• AWS exam questions are not updated to keep up the pace with AWS updates, so even if the underlying feature has changed the question might not be updated
  • Open to further feedback, discussion and correction.
  1. You are designing a personal document-archiving solution for your global enterprise with thousands of employee. Each employee has potentially gigabytes of data to be backed up in this archiving solution. The solution will be exposed to he employees as an application, where they can just drag and drop their files to the archiving system. Employees can retrieve their archives through a web interface. The corporate network has high bandwidth AWS DirectConnect connectivity to AWS. You have regulatory requirements that all data needs to be encrypted before being uploaded to the cloud. How do you implement this in a highly available and cost efficient way?
    1. Manage encryption keys on-premise in an encrypted relational database. Set up an on-premises server with sufficient storage to temporarily store files and then upload them to Amazon S3, providing a client-side master key. (Storing temporary increases cost and not a high availability option)
    2. Manage encryption keys in a Hardware Security Module (HSM) appliance on-premise server with sufficient storage to temporarily store, encrypt, and upload files directly into amazon Glacier. (Not cost effective)
    3. Manage encryption keys in amazon Key Management Service (KMS), upload to amazon simple storage service (s3) with client-side encryption using a KMS customer master key ID and configure Amazon S3 lifecycle policies to store each object using the amazon glacier storage tier. (With CSE-KMS the encryption happens at client side before the object is upload to S3 and KMS is cost effective as well)
    4. Manage encryption keys in an AWS CloudHSM appliance. Encrypt files prior to uploading on the employee desktop and then upload directly into amazon glacier (Not cost effective)
  2. An AWS customer is deploying an application that is composed of an Auto Scaling group of EC2 Instances. The customers security policy requires that every outbound connection from these instances to any other service within the customers Virtual Private Cloud must be authenticated using a unique x 509 certificate that contains the specific instance-id. In addition an x 509 certificates must be designed by the customer’s Key management service in order to be trusted for authentication.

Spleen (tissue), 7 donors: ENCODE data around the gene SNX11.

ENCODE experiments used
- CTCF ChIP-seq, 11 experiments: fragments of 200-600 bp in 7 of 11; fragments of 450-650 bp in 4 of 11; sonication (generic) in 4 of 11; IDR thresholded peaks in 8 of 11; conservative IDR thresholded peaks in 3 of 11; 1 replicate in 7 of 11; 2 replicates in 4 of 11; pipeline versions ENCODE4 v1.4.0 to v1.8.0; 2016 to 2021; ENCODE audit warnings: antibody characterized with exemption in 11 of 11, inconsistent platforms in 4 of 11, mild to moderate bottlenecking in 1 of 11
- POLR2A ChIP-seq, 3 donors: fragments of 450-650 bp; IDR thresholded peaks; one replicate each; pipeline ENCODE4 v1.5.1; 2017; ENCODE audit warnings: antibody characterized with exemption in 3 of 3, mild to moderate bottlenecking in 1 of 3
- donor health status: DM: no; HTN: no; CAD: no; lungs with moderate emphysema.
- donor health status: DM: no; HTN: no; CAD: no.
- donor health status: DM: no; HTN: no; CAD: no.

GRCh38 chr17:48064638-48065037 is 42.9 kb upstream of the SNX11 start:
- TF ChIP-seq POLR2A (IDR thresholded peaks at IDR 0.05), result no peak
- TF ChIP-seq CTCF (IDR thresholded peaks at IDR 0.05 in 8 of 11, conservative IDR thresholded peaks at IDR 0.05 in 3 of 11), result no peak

Which of the following configurations will support these requirements?
    1. Configure an IAM Role that grants access to an Amazon S3 object containing a signed certificate and configure the Auto Scaling group to launch instances with this role. Have the instances bootstrap get the certificate from Amazon S3 upon first boot.
    2. Embed a certificate into the Amazon Machine Image that is used by the Auto Scaling group Have the launched instances generate a certificate signature request with the instance’s assigned instance-id to the Key management service for signature.
    3. Configure the Auto Scaling group to send an SNS notification of the launch of a new instance to the trusted key management service. Have the Key management service generate a signed certificate and send it directly to the newly launched instance.
    4. Configure the launched instances to generate a new certificate upon first boot. Have the Key management service poll the AutoScaling group for associated instances and send new instances a certificate signature that contains the specific instance-id.
  3. A company has a customer master key (CMK) with imported key materials. Company policy requires that all encryption keys must be rotated every year. What can be done to implement the above policy?
    1. Enable automatic key rotation annually for the CMK.
    2. Use AWS Command Line interface to create an AWS Lambda function to rotate the existing CMK annually.
    3. Import new key material to the existing CMK and manually rotate the CMK.
    4. Create a new CMK, import new key material to it, and point the key alias to the new CMK.
  4. An organization policy states that all encryption keys must be automatically rotated every 12 months. Which AWS Key Management Service (KMS) key type should be used to meet this requirement?
    1. AWS managed Customer Master Key (CMK)
    2. Customer managed CMK with AWS generated key material
    3. Customer managed CMK with imported key material
    4. AWS managed data key

AWS S3 Data Protection

AWS S3 Data Protection

  • Amazon S3 provides a S3 data protection using highly durable storage infrastructure designed for mission-critical and primary data storage.
  • Objects are redundantly stored on multiple devices across multiple facilities in an S3 region.
  • S3 PUT and PUT Object copy operations synchronously store the data across multiple facilities before returning SUCCESS.